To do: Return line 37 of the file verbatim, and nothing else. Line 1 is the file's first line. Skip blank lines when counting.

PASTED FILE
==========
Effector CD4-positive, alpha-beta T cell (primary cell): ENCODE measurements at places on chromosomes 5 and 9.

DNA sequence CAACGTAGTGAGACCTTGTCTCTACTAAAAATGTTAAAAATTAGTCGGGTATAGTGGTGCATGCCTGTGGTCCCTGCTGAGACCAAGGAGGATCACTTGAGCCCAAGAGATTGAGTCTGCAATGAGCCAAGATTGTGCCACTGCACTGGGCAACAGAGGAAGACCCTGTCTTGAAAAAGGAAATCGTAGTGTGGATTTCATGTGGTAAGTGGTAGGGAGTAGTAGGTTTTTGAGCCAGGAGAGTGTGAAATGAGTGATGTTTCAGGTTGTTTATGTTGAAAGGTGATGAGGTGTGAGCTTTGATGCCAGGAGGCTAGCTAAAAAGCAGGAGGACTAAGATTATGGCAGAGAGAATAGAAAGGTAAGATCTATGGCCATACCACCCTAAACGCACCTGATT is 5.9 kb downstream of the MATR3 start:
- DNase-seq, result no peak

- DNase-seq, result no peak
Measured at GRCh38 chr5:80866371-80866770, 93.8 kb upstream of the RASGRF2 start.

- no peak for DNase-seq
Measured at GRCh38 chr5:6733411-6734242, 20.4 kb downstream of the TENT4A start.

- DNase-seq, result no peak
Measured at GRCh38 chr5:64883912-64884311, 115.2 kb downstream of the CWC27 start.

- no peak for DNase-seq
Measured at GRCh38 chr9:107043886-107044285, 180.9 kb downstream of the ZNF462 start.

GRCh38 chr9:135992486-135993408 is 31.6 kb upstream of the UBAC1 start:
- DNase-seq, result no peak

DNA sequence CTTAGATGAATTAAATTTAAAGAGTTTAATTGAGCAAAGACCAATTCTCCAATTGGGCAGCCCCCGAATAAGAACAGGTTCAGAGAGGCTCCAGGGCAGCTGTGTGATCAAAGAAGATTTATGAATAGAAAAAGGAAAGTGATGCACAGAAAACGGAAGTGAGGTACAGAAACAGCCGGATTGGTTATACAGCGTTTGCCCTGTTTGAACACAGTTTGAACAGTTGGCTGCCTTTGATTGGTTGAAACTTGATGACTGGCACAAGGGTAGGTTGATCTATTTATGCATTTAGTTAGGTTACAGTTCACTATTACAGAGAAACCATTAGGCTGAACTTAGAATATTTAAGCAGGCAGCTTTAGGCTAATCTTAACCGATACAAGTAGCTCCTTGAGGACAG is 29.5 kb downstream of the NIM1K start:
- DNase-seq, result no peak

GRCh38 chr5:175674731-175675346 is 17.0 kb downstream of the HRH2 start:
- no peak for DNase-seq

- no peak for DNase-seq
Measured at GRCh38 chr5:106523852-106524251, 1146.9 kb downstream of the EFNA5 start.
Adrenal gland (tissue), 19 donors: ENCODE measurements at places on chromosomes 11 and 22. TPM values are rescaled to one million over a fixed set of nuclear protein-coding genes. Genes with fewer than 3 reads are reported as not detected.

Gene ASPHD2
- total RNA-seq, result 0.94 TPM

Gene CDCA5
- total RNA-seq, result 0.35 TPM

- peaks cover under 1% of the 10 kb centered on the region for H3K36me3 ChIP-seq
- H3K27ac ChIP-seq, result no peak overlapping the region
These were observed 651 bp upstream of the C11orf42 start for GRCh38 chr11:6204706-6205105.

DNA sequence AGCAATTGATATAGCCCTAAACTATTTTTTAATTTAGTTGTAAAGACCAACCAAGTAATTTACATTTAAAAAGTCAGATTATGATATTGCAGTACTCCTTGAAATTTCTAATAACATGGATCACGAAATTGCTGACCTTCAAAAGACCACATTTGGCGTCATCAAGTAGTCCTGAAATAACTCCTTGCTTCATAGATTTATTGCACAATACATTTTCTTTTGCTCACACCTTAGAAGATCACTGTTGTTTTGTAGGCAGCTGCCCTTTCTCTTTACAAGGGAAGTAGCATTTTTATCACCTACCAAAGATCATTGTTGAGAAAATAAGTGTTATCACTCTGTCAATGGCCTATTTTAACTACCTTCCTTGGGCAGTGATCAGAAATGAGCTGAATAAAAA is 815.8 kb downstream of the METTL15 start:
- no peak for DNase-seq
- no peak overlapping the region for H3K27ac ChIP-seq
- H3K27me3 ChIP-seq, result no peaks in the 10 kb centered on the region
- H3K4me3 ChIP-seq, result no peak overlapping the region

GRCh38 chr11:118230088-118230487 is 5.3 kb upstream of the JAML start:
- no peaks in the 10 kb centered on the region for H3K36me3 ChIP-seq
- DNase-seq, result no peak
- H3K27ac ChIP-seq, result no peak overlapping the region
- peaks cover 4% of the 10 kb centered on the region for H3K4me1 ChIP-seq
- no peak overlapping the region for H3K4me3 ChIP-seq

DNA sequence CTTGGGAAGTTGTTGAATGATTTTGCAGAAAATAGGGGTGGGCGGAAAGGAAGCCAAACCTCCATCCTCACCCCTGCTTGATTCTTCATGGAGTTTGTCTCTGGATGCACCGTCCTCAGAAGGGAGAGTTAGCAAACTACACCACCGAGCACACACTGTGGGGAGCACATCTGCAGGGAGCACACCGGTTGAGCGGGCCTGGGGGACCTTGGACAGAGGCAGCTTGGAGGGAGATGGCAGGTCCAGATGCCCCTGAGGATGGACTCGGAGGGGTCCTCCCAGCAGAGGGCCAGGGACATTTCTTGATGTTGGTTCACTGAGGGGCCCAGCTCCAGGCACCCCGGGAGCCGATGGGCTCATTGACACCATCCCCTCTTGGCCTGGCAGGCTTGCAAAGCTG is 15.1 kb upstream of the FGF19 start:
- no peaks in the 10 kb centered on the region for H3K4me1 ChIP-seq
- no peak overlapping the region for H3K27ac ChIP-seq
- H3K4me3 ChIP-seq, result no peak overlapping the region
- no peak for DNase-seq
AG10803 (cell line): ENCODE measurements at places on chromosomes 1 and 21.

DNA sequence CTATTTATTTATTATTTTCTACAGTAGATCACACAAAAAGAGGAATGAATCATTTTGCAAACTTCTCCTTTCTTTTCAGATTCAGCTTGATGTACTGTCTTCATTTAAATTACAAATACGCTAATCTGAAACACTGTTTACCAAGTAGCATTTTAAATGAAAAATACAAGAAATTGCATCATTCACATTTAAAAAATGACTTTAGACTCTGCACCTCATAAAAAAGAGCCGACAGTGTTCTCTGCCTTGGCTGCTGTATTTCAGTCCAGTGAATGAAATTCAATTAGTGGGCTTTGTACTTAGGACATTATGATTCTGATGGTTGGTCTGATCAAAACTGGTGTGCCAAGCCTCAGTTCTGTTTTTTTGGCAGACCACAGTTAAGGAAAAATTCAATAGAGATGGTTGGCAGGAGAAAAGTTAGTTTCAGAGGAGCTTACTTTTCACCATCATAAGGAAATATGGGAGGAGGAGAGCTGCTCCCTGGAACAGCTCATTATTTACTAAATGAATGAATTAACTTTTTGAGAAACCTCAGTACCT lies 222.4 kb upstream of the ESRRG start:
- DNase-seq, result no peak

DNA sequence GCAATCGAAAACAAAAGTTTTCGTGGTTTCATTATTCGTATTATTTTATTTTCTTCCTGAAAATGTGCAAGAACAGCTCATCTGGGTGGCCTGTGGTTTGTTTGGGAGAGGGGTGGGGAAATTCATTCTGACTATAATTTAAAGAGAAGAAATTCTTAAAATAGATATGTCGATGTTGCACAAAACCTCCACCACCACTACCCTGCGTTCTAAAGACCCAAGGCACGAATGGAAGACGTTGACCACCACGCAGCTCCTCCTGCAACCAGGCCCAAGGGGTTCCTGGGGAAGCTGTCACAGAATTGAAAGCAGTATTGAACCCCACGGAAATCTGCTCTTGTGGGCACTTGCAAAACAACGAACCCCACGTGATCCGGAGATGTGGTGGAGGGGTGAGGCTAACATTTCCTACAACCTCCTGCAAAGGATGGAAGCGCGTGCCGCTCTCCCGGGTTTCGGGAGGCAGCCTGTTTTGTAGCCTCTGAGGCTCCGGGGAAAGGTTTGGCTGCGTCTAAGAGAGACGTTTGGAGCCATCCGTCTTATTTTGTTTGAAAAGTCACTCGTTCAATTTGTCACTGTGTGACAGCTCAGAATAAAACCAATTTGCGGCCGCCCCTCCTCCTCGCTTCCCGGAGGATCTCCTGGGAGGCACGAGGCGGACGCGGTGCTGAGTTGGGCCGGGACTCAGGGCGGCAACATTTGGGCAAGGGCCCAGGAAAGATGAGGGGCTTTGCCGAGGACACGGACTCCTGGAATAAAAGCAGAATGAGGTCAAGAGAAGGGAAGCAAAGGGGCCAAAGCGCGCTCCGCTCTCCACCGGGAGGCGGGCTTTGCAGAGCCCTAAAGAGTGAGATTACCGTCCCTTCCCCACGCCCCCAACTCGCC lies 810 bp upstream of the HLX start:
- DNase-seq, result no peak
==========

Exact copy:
- peaks cover 4% of the 10 kb centered on the region for H3K4me1 ChIP-seq